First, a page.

Bravado doesn't come often from the Microsoft
It won't -- or perhaps I should say can't -- take that stance when it comes to Google
This brings us to yesterday's comments by Neil Holloway, Microsoft's president for Europe, the Middle East, and Africa. He said that in six months, Microsoft will be "more relevant in the U.S. marketplace than Google."
Those are strong fighting words, being delivered bravely from a continent away. Then again, distance can make you fonder of your own company. In an interview with Forbes Poland this week, Bill Gates said that IBM
I don't think Microsoft will be "more relevant" than Google in search this summer -- or even next summer. Even if Microsoft's search engine proves to pack the superior digging skills, that certainly won't be enough to make it the most popular. Show of hands: Who here thinks that McDonald's
Then again, if might makes right, Microsoft does have $35 billion in the bank. That makes Google's $8 billion stash look like a mere pittance. It's unlikely to become a race to see who is willing to spend more, but at least Microsoft knows that it reigns supreme when it comes to cash.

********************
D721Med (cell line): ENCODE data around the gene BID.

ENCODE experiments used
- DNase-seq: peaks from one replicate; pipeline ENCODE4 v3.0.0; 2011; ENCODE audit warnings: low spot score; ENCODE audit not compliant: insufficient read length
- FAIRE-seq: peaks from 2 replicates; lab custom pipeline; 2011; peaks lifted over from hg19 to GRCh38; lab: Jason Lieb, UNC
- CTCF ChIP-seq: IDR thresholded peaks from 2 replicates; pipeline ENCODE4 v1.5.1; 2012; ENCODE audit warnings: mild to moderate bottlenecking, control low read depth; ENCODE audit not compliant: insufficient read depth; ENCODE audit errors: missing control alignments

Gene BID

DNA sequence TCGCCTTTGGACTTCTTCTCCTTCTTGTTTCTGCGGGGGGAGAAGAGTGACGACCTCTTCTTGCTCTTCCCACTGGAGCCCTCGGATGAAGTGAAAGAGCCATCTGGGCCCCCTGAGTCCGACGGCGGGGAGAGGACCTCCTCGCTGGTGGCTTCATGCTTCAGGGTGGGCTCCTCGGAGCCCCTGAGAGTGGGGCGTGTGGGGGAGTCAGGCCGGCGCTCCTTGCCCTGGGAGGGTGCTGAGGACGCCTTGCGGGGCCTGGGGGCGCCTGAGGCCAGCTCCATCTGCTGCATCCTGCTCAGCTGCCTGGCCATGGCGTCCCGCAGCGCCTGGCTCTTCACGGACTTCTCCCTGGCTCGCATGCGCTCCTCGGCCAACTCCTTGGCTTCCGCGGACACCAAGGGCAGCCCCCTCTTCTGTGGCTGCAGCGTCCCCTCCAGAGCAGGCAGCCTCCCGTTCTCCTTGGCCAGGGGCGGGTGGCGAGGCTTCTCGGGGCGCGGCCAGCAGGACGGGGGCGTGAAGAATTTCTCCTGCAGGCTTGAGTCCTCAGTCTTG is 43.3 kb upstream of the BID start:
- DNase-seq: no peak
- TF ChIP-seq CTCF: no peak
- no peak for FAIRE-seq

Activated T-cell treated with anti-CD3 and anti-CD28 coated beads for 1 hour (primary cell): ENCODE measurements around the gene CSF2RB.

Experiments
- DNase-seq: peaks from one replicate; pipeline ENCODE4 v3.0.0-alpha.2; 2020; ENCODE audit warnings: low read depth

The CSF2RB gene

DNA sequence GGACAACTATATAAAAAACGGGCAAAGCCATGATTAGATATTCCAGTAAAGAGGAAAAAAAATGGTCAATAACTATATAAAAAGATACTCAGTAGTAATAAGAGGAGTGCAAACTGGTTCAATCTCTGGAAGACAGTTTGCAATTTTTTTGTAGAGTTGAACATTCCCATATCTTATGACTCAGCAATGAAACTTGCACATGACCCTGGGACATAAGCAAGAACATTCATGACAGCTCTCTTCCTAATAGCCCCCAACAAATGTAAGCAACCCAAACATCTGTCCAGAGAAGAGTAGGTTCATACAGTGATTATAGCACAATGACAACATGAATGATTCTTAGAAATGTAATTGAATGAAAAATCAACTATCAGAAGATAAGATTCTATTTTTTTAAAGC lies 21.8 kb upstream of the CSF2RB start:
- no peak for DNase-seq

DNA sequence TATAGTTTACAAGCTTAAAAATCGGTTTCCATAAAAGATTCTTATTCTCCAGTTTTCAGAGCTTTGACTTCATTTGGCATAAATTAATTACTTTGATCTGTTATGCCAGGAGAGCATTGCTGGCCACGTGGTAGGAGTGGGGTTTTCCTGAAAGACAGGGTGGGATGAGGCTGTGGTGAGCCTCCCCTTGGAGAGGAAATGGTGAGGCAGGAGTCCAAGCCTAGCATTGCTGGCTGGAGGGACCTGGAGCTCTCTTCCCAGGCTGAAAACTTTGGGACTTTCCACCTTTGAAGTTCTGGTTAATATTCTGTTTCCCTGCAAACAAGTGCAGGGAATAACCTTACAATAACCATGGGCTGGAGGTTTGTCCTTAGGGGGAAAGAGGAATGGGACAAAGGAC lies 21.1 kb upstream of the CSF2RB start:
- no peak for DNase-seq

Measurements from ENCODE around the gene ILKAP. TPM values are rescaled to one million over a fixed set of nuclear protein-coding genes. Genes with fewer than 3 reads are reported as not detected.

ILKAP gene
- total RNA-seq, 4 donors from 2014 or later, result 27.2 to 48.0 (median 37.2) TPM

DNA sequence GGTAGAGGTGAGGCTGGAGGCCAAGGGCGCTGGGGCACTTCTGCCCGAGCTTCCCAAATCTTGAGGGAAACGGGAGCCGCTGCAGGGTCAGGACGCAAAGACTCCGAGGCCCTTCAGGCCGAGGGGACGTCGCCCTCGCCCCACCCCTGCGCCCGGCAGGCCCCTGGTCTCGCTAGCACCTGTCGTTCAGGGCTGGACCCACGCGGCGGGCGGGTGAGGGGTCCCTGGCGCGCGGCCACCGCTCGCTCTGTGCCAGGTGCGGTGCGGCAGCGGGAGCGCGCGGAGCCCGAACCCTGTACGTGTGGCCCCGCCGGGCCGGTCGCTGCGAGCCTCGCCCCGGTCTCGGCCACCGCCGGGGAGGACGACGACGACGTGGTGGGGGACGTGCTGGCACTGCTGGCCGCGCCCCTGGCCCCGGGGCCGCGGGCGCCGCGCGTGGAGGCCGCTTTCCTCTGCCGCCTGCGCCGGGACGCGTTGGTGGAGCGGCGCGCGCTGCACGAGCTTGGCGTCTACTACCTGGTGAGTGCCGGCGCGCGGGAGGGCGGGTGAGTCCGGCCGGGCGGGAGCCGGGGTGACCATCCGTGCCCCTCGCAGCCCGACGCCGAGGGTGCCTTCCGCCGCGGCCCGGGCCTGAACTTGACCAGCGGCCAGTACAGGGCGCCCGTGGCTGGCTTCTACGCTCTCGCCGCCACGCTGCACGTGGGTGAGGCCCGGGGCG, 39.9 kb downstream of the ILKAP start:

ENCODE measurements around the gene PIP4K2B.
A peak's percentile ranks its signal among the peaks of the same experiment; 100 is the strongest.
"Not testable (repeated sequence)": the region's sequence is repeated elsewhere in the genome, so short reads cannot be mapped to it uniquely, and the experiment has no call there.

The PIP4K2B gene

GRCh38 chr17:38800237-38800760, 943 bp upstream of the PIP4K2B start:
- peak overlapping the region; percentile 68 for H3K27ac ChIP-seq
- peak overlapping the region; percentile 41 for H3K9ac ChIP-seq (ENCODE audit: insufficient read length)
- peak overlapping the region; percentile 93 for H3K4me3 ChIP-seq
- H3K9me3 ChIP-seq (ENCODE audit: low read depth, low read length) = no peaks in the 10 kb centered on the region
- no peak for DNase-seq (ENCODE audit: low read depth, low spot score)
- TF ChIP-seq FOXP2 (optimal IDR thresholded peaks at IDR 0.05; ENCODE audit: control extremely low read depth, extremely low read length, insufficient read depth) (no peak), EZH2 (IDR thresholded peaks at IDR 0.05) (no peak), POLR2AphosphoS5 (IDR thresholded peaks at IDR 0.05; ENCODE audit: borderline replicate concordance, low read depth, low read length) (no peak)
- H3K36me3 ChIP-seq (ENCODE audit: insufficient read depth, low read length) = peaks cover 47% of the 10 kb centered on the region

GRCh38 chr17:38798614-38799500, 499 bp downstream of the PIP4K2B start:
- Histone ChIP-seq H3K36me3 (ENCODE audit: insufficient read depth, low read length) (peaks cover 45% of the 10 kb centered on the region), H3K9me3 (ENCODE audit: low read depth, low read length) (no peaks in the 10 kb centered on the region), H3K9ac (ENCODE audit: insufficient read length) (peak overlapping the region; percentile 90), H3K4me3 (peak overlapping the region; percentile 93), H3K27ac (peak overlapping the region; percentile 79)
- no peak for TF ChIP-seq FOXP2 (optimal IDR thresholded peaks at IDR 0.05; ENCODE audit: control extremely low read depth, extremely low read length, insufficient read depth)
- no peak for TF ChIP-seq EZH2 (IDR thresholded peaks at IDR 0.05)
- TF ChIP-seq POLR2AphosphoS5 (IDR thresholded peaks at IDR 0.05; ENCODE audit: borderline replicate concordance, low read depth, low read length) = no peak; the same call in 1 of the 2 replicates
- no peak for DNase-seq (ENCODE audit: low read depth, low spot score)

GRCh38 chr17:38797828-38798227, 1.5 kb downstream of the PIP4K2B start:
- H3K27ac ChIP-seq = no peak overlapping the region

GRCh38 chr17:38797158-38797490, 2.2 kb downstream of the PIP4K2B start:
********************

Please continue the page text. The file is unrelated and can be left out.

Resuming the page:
Microsoft is trying. Earlier this week, it announced initiatives in everything from online classifieds to local search. I still prefer Google's search and mapping features, but Microsoft won't rest on its laurels as it has in the past. It realizes that it's been trailing Google and Yahoo!
I think Microsoft will be taken seriously in this battle when it decides to eradicate MSN.com, with all the slow-loading graphics that pepper its landing page, in favor a cleaner design like Yahoo!'s or Google's. Is Microsoft too proud for that to happen?
Microsoft is a Motley Fool Inside Value newsletter pick. It wasn't singled out in our more high-octane-growth research services, and with good reason: The stock has been stuck in the $20s for nearly four years now, and its valuation has contracted as earnings growth has slowed. That's what has made this great growth stock through the 1980s and 1990s a turnaround special here in 2006.
Mattering in the high-margin realm of online advertising may be just the ticket to ignite investor interest in Microsoft's shares again. But won't be easy. When Big Brother shows up to the schoolyard, he's going to realize how big the new bullies of cyberspace have become.
Longtime Fool contributor Rick Munarriz is a huge fan of Google, and it would be his home page if not for Fool.com. He does not own shares in any of the companies in this story. The Fool has a disclosure policy. He is also part of the Rule Breakers newsletter research team, seeking out tomorrow's ultimate growth stocks a day early.